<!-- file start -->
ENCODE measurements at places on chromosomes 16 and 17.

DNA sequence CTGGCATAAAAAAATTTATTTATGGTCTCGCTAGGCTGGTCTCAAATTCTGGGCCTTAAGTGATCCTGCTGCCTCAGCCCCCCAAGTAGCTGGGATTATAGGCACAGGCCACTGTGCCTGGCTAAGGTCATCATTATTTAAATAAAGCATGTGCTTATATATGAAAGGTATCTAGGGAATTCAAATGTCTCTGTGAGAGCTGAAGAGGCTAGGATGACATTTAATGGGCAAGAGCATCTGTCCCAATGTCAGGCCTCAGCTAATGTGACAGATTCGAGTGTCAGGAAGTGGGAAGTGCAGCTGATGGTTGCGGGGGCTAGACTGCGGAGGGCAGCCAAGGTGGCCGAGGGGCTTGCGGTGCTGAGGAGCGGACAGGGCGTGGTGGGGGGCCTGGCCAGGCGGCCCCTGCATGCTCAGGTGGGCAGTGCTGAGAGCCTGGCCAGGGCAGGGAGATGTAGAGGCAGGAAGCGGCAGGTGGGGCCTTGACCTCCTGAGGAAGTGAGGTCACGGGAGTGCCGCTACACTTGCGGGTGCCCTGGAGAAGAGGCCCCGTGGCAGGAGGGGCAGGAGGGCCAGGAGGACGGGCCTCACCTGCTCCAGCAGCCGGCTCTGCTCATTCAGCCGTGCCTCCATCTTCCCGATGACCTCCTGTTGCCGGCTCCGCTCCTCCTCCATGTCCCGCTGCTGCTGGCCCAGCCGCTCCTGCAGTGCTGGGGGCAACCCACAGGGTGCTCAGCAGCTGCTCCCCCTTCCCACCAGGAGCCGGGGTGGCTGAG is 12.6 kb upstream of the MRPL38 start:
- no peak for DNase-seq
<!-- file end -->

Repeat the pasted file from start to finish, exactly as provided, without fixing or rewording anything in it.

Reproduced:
ENCODE measurements at places on chromosomes 16 and 17.

DNA sequence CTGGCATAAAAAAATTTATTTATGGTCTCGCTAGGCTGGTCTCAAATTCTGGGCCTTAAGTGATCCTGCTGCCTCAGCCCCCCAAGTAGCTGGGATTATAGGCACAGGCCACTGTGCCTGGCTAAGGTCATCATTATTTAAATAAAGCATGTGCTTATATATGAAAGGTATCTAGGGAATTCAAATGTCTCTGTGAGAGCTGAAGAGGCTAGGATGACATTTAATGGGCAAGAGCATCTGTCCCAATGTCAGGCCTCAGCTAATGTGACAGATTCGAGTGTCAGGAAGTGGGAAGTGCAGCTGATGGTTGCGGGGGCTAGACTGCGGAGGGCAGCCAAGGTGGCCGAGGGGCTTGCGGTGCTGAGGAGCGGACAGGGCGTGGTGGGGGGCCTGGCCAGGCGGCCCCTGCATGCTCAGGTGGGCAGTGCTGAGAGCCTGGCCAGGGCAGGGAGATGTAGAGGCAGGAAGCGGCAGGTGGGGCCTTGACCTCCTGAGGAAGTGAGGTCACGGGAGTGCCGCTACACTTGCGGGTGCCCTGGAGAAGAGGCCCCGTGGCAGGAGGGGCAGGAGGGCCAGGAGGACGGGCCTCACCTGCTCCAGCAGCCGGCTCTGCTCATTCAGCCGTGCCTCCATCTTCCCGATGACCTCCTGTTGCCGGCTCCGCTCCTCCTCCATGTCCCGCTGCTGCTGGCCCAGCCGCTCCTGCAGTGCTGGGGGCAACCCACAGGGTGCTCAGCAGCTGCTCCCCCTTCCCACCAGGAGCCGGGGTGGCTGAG is 12.6 kb upstream of the MRPL38 start:
- no peak for DNase-seq